ABA, Groups Call for Revisions to FDIC Deposit Recordkeeping Proposal

In a joint letter with three other financial trade associations today, the American Bankers Association responded to an FDIC proposal that would require banks with more than 2 million deposit accounts to collect extensive depositor information and develop systems that would allow the FDIC to close the bank and use the bank’s system to make deposit insurance determinations. The requirements are designed to facilitate rapid repayment of insured deposits to customers in the event of a large bank failure.

The letter pointed out that the cost analysis for the proposal understates its impact on affected institutions and does not take into account the ongoing costs to covered institutions that would arise from regularly collecting and maintaining current account information, IT systems and fulfilling exam requirements. Nor, the letter added, did the FDIC’s assessment take into account the effect on deposit account holders and the deposit markets in general. The groups offered suggestions to make the proposed processes more cost effective and less disruptive.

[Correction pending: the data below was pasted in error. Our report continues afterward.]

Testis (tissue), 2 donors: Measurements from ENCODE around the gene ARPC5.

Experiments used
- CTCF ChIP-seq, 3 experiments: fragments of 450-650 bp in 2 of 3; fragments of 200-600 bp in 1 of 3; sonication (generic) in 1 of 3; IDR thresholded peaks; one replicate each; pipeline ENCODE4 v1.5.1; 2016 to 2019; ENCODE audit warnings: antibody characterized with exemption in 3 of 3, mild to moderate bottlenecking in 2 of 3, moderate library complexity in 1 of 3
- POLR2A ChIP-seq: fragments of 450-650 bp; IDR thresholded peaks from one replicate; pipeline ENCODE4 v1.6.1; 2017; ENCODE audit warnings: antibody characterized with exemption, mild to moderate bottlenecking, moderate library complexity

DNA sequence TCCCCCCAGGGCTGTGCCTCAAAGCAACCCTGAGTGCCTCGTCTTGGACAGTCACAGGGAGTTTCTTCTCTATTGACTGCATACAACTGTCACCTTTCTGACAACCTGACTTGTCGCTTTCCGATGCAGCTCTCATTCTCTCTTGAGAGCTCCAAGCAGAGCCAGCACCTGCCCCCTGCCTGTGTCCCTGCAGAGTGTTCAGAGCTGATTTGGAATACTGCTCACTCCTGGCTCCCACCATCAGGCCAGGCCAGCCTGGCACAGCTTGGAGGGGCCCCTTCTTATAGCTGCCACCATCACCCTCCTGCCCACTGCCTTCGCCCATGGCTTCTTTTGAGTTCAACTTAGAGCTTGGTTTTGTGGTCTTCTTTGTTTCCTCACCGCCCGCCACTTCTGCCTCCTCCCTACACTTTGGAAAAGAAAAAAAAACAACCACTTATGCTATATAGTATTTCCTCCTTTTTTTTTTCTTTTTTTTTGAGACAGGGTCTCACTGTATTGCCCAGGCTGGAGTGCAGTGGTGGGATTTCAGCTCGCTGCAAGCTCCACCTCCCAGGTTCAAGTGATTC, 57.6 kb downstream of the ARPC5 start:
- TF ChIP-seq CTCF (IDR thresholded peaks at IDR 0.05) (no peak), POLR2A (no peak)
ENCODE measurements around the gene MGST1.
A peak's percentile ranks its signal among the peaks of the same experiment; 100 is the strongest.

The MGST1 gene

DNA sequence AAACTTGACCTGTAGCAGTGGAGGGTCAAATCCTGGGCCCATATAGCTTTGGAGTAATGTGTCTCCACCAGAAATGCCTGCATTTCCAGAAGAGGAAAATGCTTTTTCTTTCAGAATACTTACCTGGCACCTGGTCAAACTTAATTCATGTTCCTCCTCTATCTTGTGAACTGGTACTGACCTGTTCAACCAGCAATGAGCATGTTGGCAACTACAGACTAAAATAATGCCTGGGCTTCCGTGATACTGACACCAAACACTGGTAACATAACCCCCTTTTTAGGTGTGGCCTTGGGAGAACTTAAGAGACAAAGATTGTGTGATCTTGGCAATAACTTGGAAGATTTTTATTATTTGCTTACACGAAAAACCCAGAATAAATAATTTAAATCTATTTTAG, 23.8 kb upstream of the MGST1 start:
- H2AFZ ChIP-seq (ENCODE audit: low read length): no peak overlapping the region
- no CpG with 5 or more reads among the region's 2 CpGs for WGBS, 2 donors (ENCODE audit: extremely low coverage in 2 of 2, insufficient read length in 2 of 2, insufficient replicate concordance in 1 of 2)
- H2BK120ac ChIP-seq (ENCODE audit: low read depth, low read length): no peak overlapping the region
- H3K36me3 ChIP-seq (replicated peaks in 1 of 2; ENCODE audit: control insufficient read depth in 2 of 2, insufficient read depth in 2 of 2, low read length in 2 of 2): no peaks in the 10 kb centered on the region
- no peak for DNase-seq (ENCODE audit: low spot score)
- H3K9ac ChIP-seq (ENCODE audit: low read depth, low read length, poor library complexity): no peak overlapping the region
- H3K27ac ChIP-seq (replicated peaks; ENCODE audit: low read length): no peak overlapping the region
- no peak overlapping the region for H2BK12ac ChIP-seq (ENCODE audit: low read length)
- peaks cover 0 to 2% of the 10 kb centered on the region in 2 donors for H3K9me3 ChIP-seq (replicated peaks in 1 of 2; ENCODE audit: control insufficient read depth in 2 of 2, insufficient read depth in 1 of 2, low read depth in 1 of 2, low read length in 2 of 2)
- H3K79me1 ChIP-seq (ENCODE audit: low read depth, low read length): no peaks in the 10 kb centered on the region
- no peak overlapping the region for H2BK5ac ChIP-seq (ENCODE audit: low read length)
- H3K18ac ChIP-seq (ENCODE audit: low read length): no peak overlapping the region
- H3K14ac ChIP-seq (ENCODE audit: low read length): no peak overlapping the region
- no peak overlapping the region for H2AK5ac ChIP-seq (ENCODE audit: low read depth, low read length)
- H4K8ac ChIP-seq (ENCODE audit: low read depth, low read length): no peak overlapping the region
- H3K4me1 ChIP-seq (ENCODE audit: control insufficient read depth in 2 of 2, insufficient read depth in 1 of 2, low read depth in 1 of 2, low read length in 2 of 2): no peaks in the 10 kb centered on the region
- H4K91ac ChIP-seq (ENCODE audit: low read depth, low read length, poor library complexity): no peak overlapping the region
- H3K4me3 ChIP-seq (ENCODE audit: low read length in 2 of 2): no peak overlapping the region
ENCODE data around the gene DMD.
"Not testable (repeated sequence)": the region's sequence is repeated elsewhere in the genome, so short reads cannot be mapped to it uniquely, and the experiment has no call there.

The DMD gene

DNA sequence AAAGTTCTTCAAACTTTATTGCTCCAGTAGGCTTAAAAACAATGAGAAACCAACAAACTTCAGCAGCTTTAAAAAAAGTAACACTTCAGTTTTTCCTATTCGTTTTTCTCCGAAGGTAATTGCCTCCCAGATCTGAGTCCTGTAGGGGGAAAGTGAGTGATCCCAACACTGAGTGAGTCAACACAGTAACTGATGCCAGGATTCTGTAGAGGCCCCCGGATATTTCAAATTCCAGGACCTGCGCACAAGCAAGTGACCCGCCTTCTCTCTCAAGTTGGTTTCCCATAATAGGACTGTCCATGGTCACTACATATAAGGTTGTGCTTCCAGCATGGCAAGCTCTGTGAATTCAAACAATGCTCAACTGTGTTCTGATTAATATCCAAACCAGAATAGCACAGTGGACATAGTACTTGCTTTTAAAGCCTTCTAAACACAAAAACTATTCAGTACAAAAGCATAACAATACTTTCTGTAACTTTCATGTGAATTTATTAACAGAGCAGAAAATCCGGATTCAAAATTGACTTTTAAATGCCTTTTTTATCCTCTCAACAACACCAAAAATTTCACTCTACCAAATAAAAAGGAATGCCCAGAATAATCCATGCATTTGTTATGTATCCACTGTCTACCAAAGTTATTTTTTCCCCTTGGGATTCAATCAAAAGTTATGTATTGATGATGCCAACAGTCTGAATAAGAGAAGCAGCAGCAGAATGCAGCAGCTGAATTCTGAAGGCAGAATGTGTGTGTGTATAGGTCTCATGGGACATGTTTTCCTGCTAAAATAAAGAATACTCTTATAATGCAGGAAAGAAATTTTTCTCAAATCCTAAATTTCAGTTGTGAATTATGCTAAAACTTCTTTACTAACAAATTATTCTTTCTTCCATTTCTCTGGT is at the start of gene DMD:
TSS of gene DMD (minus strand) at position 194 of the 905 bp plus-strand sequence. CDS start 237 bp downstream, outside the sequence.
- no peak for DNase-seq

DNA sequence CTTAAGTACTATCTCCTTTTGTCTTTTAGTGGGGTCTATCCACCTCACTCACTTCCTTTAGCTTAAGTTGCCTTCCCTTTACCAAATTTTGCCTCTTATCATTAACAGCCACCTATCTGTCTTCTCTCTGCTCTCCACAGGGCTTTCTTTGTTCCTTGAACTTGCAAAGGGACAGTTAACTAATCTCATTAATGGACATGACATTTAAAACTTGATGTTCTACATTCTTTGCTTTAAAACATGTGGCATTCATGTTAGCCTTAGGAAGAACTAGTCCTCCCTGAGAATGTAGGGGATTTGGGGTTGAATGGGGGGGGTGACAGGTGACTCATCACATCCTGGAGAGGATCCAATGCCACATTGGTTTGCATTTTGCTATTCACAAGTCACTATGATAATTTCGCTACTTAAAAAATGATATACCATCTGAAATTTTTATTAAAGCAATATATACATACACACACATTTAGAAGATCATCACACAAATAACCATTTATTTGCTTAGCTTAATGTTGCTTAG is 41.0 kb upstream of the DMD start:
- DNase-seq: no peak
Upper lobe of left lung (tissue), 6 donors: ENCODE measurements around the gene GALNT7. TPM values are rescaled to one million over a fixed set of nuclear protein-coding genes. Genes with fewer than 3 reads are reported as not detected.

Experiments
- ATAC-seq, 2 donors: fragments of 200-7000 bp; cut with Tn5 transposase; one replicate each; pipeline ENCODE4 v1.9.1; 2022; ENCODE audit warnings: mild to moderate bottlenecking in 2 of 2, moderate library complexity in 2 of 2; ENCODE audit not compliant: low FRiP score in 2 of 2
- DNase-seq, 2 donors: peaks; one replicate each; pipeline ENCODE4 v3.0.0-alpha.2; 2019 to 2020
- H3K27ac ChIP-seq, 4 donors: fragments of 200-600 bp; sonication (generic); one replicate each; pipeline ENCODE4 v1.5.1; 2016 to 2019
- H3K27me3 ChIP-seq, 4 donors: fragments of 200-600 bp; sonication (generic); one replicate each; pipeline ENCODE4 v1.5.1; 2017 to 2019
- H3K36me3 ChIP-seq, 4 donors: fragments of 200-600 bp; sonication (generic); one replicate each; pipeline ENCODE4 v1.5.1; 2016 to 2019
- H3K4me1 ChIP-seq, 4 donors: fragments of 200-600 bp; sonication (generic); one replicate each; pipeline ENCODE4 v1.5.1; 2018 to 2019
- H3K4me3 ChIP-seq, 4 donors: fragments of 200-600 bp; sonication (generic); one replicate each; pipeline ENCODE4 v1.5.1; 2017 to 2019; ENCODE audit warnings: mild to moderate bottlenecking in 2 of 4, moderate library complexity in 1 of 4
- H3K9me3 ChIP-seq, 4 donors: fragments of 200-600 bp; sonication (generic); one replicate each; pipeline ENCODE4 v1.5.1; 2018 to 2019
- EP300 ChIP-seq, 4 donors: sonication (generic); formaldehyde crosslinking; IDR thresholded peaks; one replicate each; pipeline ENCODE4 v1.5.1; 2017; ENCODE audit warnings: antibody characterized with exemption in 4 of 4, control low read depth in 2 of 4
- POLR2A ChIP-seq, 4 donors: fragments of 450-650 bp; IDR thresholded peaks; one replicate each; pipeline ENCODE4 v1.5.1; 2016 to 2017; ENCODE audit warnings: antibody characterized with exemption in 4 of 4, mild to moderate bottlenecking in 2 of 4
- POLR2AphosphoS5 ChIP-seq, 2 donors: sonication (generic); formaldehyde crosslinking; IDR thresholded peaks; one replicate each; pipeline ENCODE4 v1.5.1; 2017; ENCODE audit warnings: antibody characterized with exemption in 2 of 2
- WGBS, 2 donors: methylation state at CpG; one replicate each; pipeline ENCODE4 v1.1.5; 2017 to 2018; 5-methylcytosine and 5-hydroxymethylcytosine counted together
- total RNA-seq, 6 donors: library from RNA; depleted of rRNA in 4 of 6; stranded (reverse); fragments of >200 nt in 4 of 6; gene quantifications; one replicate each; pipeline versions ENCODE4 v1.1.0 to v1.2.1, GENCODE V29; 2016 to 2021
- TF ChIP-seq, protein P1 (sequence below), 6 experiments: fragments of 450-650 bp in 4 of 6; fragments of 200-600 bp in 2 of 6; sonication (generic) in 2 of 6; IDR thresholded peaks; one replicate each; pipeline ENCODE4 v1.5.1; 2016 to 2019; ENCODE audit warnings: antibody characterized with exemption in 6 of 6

They also recommended that the FDIC exempt a number of deposit accounts, including certain trusts, employee benefit plans, brokered deposits, lawyers’ trust accounts and prepaid cards from the requirements, as banks would have no way to compel these accountholders to provide personal identification information on the ultimate owners of the funds. For more information, contact ABA’s Rob Strand or Hu Benton.